2012 Skacel Family Scholar
Christina Gewinner, PhD
University College London Cancer Institute
Identification of novel drug targets for INPP4B-deficient ovarian tumours
Dr. Gewinner's lab has previously identified a gene called inositol polyphosphate 4-phosphatase type II (INPP4B) which no longer functions in approximately 40% of ovarian tumors. Patients with such tumors have poor survival rates. She has demonstrated that INPP4B deficiency is similar to BRCA1/2 mutations in that DNA repair is defective in cells which harbor these deficiencies. Recently in clinical trials, inhibitors that target DNA repair enzymes have been used to treat ovarian cancer patients with BRCA1/2 mutations. These inhibitors are effective at forcing tumor cells to undergo cell death. Because of the similarity of INPP4B deficiency to BRCA1/2, Dr. Gewinner hypothesizes that INPP4B-deficient ovarian tumors may also respond to inhibitor treatment and that INPP4B can be used as a predictive diagnostic biomarker.
2012 Gilman Family Scholar
Anne Noonan, MB BCh BAO, MSc, MRCPI
National Cancer Institute
Proteomic biomarker development for optimal sequencing of doxetaxel & SMACmimetic
The drug TL32711 can stimulate ovarian cancer cell death by decreasing proteins that inhibit cell death and decreasing signaling through the NFkB signalling pathway that is known to be overactive in ovarian cancer. This cascade of protein changes could work with a traditional chemotherapy agent called docetaxel to increase ovarian cancer cell death. Dr. Noonan will focus on an enzyme called caspase-8 which is an important link between NFkB and cell death pathways to see if she can tip the balance toward cell death in ovarian cancer tumors. The aim of Dr. Noonan's project is to determine how best to combine TL32711 and docetaxel and to discover if protein biomarkers can aid the selection of patients for this drug combination in future clinical trials.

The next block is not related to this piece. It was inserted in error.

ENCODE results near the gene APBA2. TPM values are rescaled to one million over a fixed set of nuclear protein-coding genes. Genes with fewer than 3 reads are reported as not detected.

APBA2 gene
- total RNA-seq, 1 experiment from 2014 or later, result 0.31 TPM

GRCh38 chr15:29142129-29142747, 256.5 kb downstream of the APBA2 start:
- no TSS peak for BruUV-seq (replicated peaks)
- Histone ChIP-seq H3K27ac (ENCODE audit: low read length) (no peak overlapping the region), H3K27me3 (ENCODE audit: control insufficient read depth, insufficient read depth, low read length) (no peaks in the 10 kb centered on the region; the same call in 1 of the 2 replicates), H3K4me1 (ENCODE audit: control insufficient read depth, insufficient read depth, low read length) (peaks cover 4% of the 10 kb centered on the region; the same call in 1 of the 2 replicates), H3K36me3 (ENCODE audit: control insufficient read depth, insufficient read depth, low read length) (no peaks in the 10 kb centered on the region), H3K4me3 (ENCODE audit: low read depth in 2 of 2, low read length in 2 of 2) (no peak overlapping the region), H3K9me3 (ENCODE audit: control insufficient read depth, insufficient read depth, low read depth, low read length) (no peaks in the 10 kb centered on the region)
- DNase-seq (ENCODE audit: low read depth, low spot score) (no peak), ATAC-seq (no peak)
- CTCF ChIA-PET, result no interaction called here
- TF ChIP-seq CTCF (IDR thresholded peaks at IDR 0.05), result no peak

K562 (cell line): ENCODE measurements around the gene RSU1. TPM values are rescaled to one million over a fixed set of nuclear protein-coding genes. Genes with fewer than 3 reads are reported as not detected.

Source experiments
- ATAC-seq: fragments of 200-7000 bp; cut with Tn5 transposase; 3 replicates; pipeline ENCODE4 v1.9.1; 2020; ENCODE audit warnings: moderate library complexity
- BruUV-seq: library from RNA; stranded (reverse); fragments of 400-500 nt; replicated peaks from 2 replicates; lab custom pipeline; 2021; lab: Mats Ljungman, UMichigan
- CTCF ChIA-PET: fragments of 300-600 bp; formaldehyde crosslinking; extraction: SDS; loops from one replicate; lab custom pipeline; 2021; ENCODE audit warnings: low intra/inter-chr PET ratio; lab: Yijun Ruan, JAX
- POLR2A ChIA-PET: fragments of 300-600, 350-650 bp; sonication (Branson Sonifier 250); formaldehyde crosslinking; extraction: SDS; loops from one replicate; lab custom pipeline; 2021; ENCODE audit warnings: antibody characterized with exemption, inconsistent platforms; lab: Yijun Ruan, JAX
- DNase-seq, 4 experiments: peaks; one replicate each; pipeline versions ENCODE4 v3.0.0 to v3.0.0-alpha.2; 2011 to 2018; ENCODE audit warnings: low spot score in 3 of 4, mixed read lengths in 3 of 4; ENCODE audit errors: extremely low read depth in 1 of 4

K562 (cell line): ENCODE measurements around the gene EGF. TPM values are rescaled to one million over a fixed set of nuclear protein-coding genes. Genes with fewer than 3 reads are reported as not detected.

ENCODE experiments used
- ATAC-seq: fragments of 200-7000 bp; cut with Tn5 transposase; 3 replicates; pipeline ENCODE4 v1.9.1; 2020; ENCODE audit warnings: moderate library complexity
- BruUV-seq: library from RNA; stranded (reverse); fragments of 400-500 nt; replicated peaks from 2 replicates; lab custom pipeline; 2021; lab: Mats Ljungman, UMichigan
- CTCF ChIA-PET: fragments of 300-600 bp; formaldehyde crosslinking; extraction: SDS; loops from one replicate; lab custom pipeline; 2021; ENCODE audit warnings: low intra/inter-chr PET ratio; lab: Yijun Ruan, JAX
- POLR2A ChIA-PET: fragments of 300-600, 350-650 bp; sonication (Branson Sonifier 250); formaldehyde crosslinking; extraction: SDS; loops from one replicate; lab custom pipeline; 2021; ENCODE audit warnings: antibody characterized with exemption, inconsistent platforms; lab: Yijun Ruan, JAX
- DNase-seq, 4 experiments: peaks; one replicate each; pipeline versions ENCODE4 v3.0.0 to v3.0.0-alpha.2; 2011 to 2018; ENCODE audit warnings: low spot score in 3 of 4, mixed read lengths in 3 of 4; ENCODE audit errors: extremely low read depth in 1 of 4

Brigitte Thériault, PhD
Ontario Cancer Institute
Modulation of KIF14 overexpression in ovarian cancer
Dr. Thériault's lab had previously discovered that the gene KIF14 is present in high amounts in the majority of ovarian cancers, and that patients with high KIF14 have much worse survival than patients with low KIF14. KIF14 is normally found in cells that are growing and dividing and is usually not found in adult human tissues. Her prior research in cell cultures and in animal models has shown that accumulation of KIF14 leads to tumor spread and blocking KIF14 causes tumor cell death. Dr. Thériault's goal in this project is to understand how tumors accumulate such high amounts of KIF14 so that she can find ways to block KIF14 production, stop tumor cell growth, and improve the survival of ovarian cancer patients.